Chara and the Bruins faced some tough challenges in this playoff run and their last other two postseasons, but the Vancouver Canucks (and all the pressure that comes with playing in the Stanley Cup finals) present their toughest obstacle yet. Chara must help his teammates roll with the punches on the game’s largest scale because this Canucks team could create some serious headaches for any defense.

If his resilient playoff run is any indication, he might just stand head and shoulders above his peers once again.

Latest way the Wild lost? Killed by penalty kill

Minnesota Wild goalie Devan Dubnyk sits on the ice after giving up a goal to St. Louis Blues' Jori Lehtera, of Finland, during the second period of an NHL hockey game Saturday, Feb. 6, 2016, in St. Louis. (AP Photo/Jeff Roberson)
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It’s said that variety is the spice of life, yet it seems to be the spite of the Minnesota Wild.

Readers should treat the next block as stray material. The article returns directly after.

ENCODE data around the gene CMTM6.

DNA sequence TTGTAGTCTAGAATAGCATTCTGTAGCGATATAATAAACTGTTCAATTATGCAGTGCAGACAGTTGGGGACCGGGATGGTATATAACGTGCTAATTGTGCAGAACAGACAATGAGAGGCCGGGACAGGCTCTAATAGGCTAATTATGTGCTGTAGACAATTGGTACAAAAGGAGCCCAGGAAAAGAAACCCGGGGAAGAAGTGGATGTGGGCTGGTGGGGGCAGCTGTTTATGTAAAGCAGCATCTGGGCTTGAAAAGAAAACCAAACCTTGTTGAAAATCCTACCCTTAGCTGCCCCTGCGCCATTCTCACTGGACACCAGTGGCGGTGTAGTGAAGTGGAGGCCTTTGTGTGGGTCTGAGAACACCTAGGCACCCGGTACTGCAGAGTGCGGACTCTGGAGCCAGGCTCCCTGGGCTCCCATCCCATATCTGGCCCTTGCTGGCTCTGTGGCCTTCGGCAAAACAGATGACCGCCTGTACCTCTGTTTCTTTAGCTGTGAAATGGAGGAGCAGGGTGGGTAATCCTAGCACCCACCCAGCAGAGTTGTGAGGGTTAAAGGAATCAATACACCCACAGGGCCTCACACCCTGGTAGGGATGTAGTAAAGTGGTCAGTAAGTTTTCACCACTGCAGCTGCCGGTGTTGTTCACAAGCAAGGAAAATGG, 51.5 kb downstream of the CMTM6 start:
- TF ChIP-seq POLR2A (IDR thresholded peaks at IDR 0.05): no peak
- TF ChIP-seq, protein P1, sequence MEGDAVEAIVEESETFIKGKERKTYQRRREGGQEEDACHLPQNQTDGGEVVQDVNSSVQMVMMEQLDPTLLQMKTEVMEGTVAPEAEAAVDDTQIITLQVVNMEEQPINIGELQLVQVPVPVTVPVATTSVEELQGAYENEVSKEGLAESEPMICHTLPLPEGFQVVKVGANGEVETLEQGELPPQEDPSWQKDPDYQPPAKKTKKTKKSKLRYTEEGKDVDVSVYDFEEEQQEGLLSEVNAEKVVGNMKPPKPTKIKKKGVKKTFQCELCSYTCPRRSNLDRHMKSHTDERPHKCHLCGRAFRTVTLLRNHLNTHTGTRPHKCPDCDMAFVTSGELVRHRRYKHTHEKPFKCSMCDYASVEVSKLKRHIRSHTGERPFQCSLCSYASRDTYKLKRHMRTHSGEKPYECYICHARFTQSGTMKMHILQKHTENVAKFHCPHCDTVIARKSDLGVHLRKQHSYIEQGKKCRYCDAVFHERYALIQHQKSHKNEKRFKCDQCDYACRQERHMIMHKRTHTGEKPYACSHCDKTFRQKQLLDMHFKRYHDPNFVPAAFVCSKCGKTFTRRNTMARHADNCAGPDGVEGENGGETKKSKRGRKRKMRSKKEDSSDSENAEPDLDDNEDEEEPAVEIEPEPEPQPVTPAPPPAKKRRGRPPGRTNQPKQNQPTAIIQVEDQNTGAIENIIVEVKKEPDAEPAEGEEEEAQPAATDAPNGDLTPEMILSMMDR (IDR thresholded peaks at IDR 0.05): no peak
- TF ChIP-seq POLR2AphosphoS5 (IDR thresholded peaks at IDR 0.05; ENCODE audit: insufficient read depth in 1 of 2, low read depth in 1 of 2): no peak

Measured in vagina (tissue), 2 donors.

As head coach Mike Yeo said, this struggling team appears to find a new way to lose virtually every night. That couldn’t have happened once again on Saturday, when they fell 4-1 to the St. Louis Blues, could it?

Actually …

If you ask Jarret Stoll, the latest problem was the penalty kill.

Honestly, Stoll may have been too specific, likely trying to throw his own unit under the bus. Instead, it might be more accurate to say that Minnesota’s special teams let them down.

Indeed, the Wild struggled to limit the Blues’ power play, which went an unsettling 3-for-6. That said, Minnesota had a chance to trade blows with St. Louis. Instead, the Wild managed one power-play goal on seven opportunities.

The silver lining is that the Wild believe that they showed more fight than this fragile bunch had been generating before.

On the other hand, with Jonas Brodin on IR and Jared Spurgeon apparently hurt, that silver lining may not be so easy to see.

Statement in Blackhawks’ blowout of Stars? Coach Q says they’re even

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Worry (if you’re pulling for the Stars) or gloat (if you’re a Blackhawks fan) all you want, but the bottom line is that the Central Division’s No.1 spot is clearly in Chicago’s control after Saturday night.

The Blackhawks earned a decisive 5-1 win against the Dallas Stars, giving them a five-point standings lead over Dallas for the Central Division lead.

You may feel like that’s more of the same, but consider this: things would look a lot closer if Dallas won or gained points, as they hold three games in hand on the ‘Hawks.